24 February 2016

Uncertain Irish election outcome means tricky coalition negotiations

The Irish election is set for 26 February and the outcome looks uncertain, yet there has so far been little attention paid. As the poll of polls below suggests, the incumbent Fine Gael party will once again be the largest party albeit likely with a smaller share of the vote. However, a repeat of its current coalition with the Labour Party looks unlikely to be enough to deliver a majority. Labour has seen its vote share decline significantly and even if it surprises in the election the two together are unlikely to reach the majority of 84 seats. This leaves a few potential post-election scenarios:

IRE Polls itemprop=

  • Fine Gael/Labour/Independents – one option which has been widely touted is for the current coalition to be recreated but with the support of a number of independents who broadly back Fine Gael. It’s unclear how many independents Fine Gael could count on and even whether Labour would definitely want to see a re-run of the coalition given how badly it has fared. It seems unlikely that this coalition would generate a large majority but it could probably generate one strong enough to govern.
  • Grand coalition Fine Gael and Fianna Fail – This would deliver a strong and stable government with a large majority but there is uneasiness about this alliance on both sides. Fianna Fail is well aware of the pitfalls of being the smaller party in a grand coalition as demonstrated by Labour’s travails in Ireland, Lib Dems in the UK and Pasok in Greece. Any decision by Fianna Fail to join such a coalition would need to be approved by a congress of its members, which reports suggest would be unlikely to support such a move. Furthermore, this would leave Sinn Fein as the main opposition party in Ireland completing its move from an extreme movement to a mainstream political party. This could further raise its profile and allow it to appeal to a broader base.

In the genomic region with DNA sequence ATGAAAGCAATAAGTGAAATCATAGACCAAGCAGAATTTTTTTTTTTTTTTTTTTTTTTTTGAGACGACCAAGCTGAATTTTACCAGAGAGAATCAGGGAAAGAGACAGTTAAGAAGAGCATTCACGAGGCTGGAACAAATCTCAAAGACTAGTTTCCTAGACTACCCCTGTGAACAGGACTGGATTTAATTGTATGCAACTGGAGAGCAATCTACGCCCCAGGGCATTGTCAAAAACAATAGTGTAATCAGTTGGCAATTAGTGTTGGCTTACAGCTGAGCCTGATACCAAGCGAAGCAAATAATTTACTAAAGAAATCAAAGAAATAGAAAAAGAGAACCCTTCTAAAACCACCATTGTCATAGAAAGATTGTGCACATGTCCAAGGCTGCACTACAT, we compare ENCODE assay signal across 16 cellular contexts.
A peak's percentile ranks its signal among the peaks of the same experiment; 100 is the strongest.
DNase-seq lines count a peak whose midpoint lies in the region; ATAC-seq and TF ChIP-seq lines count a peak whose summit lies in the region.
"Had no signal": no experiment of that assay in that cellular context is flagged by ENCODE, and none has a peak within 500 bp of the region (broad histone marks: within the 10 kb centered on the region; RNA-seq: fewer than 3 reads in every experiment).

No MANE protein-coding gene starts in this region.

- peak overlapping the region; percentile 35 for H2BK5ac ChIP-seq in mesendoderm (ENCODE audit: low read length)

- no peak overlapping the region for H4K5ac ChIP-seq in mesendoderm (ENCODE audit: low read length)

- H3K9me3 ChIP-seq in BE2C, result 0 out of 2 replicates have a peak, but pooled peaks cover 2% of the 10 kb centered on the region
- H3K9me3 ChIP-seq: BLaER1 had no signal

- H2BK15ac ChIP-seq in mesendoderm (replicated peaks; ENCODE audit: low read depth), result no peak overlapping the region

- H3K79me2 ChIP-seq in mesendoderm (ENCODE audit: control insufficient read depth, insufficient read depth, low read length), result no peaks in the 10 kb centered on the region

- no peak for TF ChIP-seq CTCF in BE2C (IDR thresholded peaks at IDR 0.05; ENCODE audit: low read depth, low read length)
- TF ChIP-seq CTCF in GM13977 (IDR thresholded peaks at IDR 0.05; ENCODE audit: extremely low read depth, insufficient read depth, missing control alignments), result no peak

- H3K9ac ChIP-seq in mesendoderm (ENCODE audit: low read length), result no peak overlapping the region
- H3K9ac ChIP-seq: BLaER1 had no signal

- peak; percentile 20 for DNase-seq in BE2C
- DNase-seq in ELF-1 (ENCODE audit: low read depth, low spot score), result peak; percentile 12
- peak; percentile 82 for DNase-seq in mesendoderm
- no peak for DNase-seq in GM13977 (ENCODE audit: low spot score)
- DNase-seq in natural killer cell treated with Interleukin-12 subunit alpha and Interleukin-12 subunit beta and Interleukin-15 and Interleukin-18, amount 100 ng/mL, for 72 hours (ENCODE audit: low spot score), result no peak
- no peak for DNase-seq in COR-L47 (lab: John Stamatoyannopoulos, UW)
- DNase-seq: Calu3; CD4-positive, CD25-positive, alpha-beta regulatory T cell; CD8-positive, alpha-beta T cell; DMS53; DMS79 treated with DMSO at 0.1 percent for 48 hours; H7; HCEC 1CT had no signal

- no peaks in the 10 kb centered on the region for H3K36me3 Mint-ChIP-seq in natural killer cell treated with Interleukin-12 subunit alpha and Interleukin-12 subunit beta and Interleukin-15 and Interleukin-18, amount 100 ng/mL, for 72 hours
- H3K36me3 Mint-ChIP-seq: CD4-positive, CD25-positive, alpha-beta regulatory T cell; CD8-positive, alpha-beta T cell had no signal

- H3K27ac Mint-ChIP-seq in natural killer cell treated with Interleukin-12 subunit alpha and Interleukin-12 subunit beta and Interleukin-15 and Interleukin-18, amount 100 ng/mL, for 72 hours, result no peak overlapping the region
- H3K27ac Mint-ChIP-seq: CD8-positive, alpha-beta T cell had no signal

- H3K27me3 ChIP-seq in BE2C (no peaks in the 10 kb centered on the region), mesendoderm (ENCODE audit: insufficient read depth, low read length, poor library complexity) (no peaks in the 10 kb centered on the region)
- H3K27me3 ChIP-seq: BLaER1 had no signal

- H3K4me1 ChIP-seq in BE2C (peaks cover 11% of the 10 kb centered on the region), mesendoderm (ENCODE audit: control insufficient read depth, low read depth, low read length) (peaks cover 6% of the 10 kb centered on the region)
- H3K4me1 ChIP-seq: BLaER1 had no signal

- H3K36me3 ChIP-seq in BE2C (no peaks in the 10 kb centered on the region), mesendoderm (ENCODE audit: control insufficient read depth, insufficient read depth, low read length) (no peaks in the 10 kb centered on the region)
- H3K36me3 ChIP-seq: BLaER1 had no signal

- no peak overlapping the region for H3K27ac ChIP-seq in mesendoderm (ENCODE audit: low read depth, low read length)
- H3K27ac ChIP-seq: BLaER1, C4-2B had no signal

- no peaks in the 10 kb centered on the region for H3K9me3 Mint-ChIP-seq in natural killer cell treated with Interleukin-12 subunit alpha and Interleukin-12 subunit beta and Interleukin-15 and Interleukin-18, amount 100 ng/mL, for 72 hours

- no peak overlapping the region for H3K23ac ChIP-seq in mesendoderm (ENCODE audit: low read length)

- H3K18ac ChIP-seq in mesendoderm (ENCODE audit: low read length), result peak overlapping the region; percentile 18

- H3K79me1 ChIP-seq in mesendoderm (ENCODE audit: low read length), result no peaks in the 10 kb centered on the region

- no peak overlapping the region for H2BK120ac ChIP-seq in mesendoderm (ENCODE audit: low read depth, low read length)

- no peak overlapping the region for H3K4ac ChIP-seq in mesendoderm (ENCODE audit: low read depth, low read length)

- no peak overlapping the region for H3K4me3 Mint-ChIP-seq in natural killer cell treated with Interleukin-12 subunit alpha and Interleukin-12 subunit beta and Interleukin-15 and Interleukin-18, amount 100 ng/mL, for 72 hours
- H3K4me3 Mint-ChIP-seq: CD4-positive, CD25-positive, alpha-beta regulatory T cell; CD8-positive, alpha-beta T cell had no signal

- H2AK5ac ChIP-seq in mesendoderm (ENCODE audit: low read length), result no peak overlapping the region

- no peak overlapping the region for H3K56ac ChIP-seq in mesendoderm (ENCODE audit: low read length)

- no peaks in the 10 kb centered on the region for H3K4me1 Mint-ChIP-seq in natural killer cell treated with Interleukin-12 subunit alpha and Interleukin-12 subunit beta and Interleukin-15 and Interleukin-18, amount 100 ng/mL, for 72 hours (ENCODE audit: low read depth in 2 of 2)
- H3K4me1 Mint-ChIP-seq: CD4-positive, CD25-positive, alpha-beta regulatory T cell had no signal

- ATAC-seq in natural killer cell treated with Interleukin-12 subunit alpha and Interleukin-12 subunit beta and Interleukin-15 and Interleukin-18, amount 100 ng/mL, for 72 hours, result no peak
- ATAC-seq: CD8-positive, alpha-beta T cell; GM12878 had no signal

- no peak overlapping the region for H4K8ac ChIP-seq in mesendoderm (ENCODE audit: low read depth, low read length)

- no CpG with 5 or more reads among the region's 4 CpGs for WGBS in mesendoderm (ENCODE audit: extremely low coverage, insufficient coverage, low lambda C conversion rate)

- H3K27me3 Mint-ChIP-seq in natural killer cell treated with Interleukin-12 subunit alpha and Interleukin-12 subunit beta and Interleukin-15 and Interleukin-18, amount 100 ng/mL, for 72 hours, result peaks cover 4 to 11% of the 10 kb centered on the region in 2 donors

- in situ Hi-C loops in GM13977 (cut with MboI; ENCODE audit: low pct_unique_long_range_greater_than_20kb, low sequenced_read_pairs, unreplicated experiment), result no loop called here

• Minority-led government – one option is that a large party or grouping of parties could lead a minority government if no coalition could be found. This would still require tacit approval of one of the other large parties in order for the government to be approved and then for it to pass crucial legislation such as budgets. If Fianna Fail were to play this role it could still harbour concerns around seeing its support eroded by Sinn Fein.
  • Re-run elections – this is an outside scenario if none of the above are seen as viable.

So far the betting markets have a grand coalition as the most likely outcome, though its not clear if they take account of the first option described above. In any case, the negotiations could well prove tricky. With the rise of Sinn Fein and the spread of more populist parties across Europe, to which countless mainstream parties have fallen prey, Fine Gael and Fianna Fail will be particularly careful about their post-election moves.

It is also worth noting that according to Michael Marsh, Emeritus Professor of politics at Trinity College Dublin, around 25% to 30% of the electorate were undecided well into the campaign, meaning the result is incredibly uncertain.

How might the Irish election outcome impact Irish policy?

One reason why there may have been little attention paid is that, despite the uncertainty, the outcome is unlikely to mark a huge shift in policy. The path the current government has trodden has proven difficult but ultimately is seen to have delivered results.  Add in the fact that economic policy, even post bailout, is still watched closely by Brussels, and the exposure to market forces as Ireland returns to the markets, and there are unlikely to be any huge shifts.

Of course one wildcard in all this is the potential for Brexit. As we have noted before, this would have a significant impact on Ireland. It has not played much of a role in the campaign. However, Taoiseach Enda Kenny has touched on this risk to indirectly highlight his established credentials in steering Ireland through turbulent times, though he has chosen his words carefully and not overplayed this card given the sensitivity of the issue.